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Pregnancy Sleep Is Actually Much Worse Than We Thought, According To New Data

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Sometimes when I wake up in the night now, I realize I'm not pregnant anymore and I get to go back to sleep with a smile on my face. Because after being pregnant four times, I will probably never get over the simple joy of regular sleep becoming a part of my life again. And I'm not sure people fully understand just how difficult it can be to sleep when you're pregnant. In fact, there's even data to back that up. According to recent research from Fitbit, pregnancy sleep is actually much worse than you probably thought.

Fitbit Labs recently collected data from thousands of women between the ages of 20 to 35 years old who used the Fitbit Labs New Parent app between September 2017 and May 2019 to get a sense of their sleep patterns. The app's clock face was initially introduced to help parents better monitor their new baby's schedule with things like feedings, diaper changes, and, of course, sleep. The intention behind the Fitbit Labs New Parent app being to give new parents the opportunity to see routine patterns with their baby, but researchers also found some interesting data before the baby was even born.

After culling through thousands of anonymous entries, Fitbit Lab researchers were able to get a clearer picture of what sleep looks like for pregnant women. An spoiler alert: It's not awesome.

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According to the Fitbit Lab research, shared with Romper, pregnant women experience declining quality of sleep throughout their pregnancy. During the first trimester — when pregnancy hormones first hit, as noted by the National Sleep Foundation, and everyone gets extra exhausted and maybe even ends up falling asleep sitting up in public — pregnant women get about 30 minutes extra sleep per night on average. But don't get too excited because those extra zzz's do not last.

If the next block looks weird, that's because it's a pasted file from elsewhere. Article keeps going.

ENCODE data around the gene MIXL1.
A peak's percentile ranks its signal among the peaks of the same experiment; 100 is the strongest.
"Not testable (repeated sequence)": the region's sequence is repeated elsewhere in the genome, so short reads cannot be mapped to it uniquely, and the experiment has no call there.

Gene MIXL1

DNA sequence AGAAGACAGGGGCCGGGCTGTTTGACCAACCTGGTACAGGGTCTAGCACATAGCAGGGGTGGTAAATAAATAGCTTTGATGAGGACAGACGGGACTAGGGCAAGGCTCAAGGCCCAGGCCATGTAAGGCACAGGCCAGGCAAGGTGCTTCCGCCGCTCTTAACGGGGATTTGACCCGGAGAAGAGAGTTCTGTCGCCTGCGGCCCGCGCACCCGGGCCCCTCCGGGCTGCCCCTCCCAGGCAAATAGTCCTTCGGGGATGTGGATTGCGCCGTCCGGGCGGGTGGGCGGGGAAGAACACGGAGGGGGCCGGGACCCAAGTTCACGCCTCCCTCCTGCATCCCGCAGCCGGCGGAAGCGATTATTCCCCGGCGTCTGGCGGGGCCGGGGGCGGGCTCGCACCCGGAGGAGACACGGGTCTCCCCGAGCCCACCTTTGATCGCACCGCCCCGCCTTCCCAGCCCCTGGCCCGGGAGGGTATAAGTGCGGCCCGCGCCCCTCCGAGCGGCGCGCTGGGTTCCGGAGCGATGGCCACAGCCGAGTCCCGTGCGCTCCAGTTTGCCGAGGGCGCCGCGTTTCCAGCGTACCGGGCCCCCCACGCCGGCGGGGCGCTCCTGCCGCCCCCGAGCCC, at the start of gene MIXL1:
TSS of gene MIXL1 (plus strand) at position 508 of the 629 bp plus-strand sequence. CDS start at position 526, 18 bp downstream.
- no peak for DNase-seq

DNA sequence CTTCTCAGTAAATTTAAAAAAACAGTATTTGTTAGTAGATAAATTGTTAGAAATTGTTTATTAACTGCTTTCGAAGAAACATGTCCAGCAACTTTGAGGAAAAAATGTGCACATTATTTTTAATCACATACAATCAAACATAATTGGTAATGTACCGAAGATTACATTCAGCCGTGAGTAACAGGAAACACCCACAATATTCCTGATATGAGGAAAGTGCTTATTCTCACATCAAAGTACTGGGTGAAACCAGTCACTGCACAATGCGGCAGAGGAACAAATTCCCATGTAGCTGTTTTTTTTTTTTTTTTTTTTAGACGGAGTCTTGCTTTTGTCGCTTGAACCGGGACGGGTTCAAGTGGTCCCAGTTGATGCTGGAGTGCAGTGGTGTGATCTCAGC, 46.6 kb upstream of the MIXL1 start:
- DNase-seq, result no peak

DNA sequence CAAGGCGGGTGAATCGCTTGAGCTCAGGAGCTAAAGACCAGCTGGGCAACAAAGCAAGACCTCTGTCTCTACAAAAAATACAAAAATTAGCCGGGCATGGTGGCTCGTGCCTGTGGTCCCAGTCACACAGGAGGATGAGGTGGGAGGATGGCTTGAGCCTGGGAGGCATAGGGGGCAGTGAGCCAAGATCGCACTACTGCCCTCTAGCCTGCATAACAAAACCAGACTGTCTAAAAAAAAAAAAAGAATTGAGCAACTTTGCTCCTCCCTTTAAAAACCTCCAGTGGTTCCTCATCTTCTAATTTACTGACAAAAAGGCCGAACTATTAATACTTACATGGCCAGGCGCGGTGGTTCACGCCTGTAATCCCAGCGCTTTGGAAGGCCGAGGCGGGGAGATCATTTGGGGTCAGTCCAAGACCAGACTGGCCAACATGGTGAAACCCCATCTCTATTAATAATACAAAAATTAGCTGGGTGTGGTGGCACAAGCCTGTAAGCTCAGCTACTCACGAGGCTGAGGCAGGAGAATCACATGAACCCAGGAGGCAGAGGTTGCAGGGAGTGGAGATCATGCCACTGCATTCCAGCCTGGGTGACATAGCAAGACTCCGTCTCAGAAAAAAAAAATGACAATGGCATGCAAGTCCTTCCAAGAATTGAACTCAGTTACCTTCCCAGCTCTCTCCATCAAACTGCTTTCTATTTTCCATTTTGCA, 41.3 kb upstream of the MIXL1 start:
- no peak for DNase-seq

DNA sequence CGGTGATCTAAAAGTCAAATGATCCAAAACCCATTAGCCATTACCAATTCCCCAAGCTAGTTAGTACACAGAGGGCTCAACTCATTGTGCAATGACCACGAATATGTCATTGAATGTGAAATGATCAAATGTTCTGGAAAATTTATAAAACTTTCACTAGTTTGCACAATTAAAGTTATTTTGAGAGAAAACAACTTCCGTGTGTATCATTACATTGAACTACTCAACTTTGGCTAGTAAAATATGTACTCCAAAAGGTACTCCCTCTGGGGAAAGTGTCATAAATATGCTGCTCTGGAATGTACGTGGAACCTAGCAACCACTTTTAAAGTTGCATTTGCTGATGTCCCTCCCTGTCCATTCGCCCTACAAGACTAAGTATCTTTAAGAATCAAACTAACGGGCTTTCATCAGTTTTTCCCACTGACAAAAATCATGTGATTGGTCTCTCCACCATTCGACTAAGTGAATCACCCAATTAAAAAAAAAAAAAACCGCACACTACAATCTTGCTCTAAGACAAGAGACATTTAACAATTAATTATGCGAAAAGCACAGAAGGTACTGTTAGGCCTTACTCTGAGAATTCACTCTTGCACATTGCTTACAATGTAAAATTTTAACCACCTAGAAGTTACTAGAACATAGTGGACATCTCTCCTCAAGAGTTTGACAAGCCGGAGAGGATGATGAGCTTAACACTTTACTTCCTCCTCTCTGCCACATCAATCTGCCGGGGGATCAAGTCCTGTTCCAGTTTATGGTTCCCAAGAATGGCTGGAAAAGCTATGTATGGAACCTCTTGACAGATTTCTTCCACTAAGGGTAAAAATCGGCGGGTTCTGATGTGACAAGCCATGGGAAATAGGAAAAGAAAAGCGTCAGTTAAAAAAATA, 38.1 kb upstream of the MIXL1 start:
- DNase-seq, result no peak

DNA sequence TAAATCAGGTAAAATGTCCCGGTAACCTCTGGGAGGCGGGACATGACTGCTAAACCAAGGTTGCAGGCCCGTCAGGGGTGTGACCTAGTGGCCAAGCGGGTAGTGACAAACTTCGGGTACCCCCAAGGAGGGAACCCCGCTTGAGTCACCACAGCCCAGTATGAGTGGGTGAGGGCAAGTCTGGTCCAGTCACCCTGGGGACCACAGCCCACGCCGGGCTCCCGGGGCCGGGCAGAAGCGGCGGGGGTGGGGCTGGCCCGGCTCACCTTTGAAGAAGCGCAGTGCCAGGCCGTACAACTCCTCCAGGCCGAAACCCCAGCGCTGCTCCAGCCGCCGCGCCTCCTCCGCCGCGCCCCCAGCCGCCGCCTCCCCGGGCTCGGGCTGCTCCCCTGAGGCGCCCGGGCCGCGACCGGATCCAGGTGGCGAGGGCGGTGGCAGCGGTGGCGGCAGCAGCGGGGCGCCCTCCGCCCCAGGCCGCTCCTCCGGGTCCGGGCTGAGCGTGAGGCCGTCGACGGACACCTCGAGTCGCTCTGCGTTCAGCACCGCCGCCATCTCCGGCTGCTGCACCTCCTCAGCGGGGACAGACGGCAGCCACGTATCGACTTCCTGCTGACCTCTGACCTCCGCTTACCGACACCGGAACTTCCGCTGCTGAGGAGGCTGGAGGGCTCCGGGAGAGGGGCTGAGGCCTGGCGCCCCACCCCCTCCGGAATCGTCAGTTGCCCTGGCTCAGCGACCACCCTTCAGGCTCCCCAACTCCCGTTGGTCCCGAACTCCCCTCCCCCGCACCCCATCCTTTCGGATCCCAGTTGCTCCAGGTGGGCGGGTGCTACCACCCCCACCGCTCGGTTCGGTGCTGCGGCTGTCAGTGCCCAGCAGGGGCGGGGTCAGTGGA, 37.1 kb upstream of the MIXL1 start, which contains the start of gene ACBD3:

As their pregnancy continues, according to the research, women get less sleep all the time. Between the physical discomfort of a human growing inside you and the emotional stress of realizing you are going to be taking care of that human once they are outside your body, it's no wonder pregnant women struggle with a good night's sleep. By the last week of their third trimester, the research found pregnant women were sleeping an average of 36 minutes a night less.

Expectant mothers are also 10 percent more likely to wake up in the night in their third trimester, and the number of women taking naps goes up from 10 percent to 18 percent by the third trimester as well, according to FitBit's data. Perhaps because they are experiencing a worse quality of sleep; the data found that women experienced a significant drop in deep sleep by the end of their pregnancy, and it was slow to return after the baby's arrival. In fact, sleep continues to elude women once the baby arrives. Five months after the baby's birth, new moms are still getting 15 minutes less sleep than their original baseline.

FitBit's data backs up previous research done on sleep during and after pregnancy. Research dating back to 1998 from the National Sleep Foundation found that 78 percent of pregnant women experienced "disturbed sleep" during pregnancy than at other times, while research published in the journal Sleep found that new parents' "sleep satisfaction and duration did not fully recover for up to 6 years after the birth of their first child."

I doubt there are too many new moms out there who are surprised to find that pregnant women don't get a great night's sleep. But there is something to be said for knowing you're not alone.